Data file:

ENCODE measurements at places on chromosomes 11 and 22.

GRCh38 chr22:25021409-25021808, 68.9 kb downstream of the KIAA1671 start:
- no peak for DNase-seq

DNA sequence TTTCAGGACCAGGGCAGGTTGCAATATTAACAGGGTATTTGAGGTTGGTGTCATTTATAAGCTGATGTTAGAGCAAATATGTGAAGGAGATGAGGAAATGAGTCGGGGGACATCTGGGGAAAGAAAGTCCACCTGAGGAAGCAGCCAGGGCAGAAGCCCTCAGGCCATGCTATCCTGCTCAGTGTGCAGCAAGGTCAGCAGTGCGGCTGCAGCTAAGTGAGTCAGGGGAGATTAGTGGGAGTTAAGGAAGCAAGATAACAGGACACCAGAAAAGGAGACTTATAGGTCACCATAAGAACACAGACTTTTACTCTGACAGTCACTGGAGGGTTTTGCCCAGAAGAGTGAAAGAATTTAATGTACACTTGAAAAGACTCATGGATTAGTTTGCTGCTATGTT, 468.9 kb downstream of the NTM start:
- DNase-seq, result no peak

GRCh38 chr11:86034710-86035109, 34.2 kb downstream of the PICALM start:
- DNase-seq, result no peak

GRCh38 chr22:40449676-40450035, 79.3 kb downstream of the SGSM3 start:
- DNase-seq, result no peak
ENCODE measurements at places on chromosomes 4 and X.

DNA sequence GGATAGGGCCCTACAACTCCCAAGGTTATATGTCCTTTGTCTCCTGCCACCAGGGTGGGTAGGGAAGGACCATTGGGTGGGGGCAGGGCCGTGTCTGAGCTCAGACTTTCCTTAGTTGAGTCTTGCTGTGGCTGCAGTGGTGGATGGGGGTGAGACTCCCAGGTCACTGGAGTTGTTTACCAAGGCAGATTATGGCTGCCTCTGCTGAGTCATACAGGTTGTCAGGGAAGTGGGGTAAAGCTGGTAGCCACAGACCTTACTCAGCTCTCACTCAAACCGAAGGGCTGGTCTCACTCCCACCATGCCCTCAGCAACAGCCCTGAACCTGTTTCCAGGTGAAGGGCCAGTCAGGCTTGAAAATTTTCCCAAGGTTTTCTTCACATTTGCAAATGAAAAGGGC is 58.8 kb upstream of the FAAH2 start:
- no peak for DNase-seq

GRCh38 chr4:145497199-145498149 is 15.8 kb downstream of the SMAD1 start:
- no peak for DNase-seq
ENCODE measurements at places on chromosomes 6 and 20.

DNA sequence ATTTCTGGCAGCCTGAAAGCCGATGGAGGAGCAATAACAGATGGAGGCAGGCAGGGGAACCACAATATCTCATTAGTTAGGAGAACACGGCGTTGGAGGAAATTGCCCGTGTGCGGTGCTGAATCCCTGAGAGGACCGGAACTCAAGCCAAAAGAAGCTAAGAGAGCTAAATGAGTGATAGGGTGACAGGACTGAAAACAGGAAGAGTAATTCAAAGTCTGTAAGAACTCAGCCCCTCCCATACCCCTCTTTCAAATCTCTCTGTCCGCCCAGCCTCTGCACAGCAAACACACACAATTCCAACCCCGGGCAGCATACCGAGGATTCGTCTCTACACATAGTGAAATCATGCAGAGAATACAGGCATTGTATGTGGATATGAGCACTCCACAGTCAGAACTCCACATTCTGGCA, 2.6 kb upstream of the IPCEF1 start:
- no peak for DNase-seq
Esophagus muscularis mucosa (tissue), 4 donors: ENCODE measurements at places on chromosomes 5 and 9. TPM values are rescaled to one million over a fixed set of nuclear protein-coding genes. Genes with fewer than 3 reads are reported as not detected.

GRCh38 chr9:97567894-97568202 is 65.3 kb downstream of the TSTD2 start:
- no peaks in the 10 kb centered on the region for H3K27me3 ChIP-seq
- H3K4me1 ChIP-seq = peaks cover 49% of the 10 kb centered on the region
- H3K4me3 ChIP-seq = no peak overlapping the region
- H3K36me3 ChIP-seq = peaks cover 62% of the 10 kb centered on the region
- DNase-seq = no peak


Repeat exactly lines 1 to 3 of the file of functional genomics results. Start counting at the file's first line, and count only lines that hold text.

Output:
ENCODE measurements at places on chromosomes 11 and 22.

GRCh38 chr22:25021409-25021808, 68.9 kb downstream of the KIAA1671 start:
- no peak for DNase-seq